Infection, Immunity and Inflammation Research Group at Queen's (3IQ)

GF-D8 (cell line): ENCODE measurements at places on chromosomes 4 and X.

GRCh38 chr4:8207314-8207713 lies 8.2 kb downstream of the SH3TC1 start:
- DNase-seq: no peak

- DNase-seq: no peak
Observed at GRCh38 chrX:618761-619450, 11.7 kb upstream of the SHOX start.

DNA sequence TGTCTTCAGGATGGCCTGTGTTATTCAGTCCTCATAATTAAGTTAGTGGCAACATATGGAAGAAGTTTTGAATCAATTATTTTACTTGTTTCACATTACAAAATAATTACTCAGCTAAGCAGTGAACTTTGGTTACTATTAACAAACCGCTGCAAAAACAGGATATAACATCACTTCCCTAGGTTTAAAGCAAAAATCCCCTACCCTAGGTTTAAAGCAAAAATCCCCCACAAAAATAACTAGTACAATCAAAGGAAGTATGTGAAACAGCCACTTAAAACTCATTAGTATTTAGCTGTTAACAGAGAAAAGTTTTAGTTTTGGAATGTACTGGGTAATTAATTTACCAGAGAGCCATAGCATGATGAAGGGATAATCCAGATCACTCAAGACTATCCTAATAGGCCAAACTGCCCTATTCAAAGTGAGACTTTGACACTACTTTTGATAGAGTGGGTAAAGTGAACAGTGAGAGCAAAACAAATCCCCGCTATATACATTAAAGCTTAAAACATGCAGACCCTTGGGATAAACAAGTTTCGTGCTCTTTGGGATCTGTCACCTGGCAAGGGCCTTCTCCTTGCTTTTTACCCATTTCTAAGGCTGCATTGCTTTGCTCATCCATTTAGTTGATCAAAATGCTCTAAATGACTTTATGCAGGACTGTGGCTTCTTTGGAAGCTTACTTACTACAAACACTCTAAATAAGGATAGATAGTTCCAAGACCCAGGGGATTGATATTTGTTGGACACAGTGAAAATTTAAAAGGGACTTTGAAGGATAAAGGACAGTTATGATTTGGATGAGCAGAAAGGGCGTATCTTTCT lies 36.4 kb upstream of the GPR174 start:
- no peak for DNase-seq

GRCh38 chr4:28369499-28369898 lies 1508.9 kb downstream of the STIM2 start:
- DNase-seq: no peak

Infectious agents have a major impact on global health. Recent data compiled by the World Health Organization indicate that upwards of 13.75 million people die each year due to infectious diseases – the leading cause of death on earth. These diseases caused by bacteria, fungi, viruses and other pathogens are also major causes of morbidity, and social and economic hardships for many millions more. The current influenza A H1N1 and HIV pandemics, the recent emergence of pathogens such as the SARS coronavirus, the re-emergence of bacterial pathogens such as M. tuberculosis, the increasing prevalence of once-controlled pathogens that are resistant to our antimicrobial drugs, and the frequency of sporadic outbreaks of highly virulent bacterial pathogens contaminating our food and water supplies are just a few examples that serve as important reminders of our vulnerability to infectious diseases. Furthermore, inflammation, a process closely associated with the clearance of infections, is also responsible for a large variety of human diseases. These disorders include allergy, cancer, cardiovascular disease and inflammatory intestinal diseases, to name a few. These observations highlight the need for strong investment in research into infection, immunity and inflammation.